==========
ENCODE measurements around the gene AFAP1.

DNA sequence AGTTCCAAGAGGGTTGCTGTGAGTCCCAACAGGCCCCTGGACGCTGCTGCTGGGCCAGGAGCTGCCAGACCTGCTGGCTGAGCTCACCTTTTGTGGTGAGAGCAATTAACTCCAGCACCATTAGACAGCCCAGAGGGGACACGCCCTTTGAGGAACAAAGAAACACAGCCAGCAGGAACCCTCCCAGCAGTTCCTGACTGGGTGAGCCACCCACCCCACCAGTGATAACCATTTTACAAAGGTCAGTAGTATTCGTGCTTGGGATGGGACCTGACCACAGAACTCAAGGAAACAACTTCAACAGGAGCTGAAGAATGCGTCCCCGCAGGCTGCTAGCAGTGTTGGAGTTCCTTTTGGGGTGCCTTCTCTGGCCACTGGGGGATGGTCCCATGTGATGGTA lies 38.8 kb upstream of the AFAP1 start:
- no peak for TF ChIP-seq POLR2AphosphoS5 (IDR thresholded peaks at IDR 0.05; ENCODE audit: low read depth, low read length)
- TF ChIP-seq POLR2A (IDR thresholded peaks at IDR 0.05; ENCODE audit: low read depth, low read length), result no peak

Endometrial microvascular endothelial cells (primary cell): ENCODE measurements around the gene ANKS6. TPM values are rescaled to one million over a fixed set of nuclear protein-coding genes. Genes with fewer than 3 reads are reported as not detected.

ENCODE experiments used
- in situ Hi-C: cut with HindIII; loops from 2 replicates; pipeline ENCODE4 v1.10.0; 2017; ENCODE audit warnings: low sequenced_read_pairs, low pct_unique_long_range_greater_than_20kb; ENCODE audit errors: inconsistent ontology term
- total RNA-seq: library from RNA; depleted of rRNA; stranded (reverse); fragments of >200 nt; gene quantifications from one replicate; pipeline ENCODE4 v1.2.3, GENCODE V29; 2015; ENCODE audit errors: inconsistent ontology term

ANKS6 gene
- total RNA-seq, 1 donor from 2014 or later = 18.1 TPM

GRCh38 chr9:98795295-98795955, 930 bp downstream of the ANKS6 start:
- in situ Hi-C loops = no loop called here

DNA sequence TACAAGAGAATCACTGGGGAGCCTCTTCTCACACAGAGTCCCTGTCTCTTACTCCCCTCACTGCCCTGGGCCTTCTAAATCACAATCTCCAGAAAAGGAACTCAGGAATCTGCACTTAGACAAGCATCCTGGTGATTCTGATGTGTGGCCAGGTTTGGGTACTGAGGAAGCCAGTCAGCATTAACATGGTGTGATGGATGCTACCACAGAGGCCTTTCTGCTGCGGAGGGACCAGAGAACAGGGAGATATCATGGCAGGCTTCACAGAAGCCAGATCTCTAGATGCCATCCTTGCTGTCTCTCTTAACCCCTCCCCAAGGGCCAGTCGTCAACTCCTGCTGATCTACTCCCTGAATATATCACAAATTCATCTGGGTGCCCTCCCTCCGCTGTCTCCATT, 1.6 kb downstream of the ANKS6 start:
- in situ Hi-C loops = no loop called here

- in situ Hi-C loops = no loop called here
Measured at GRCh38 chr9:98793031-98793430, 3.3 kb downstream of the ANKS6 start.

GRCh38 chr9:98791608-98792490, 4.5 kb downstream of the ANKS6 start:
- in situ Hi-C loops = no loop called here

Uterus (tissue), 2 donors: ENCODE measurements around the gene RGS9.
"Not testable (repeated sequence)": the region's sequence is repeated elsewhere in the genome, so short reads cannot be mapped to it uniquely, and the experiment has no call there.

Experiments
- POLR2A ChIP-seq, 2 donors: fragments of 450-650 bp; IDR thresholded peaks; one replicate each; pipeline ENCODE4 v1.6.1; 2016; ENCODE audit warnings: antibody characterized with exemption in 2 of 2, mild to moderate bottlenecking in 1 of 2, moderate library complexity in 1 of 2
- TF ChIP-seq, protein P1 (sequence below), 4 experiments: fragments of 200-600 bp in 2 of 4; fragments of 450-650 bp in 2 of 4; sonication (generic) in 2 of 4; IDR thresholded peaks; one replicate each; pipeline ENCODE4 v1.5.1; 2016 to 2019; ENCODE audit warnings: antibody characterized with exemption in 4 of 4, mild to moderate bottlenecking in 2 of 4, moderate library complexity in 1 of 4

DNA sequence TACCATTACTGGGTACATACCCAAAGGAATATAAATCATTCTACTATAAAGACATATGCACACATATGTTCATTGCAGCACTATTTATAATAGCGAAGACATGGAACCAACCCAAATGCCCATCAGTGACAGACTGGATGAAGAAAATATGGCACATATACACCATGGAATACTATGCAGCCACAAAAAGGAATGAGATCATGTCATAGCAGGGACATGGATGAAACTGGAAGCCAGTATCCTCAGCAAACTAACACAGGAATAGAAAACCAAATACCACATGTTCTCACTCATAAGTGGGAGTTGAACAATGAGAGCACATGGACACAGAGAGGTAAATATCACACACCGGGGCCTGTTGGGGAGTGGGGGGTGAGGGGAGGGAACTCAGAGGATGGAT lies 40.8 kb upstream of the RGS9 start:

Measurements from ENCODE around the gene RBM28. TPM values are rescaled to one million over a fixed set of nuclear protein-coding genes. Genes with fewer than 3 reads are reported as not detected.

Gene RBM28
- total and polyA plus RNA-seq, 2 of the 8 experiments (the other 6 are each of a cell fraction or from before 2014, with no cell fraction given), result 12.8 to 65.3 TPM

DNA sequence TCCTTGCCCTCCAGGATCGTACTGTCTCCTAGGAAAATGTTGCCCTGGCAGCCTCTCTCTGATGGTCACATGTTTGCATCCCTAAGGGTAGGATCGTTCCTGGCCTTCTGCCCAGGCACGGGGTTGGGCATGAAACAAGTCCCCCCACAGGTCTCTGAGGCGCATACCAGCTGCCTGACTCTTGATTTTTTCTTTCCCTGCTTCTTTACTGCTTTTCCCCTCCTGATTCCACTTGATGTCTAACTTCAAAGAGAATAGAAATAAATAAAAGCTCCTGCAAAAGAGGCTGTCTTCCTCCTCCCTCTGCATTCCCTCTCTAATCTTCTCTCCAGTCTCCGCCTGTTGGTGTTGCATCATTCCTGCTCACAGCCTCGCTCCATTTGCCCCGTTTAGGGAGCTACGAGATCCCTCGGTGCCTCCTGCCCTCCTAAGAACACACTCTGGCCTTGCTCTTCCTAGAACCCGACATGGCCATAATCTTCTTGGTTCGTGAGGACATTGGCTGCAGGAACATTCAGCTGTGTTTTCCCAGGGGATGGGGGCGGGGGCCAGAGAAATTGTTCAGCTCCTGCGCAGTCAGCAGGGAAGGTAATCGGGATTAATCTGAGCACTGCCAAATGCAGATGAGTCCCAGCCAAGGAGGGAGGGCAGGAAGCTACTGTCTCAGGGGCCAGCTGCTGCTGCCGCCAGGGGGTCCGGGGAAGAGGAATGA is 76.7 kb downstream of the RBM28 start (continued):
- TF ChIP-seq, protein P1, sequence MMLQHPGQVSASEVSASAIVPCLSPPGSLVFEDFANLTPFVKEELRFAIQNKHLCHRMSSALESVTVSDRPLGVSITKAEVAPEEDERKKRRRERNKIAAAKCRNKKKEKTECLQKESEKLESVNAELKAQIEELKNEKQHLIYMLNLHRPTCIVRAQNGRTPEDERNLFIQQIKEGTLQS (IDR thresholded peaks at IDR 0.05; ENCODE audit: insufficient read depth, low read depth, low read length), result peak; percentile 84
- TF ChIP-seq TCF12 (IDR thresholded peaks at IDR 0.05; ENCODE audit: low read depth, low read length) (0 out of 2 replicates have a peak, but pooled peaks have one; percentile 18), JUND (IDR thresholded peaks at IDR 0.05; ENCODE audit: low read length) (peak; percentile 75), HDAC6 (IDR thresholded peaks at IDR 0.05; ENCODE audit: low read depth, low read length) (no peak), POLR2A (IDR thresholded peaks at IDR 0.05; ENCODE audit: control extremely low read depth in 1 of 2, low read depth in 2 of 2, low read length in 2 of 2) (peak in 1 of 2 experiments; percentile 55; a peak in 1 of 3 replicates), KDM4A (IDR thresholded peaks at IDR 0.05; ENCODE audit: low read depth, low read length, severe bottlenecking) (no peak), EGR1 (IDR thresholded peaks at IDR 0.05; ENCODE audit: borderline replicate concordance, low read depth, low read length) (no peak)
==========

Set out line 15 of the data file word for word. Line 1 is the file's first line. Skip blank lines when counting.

- in situ Hi-C loops = no loop called here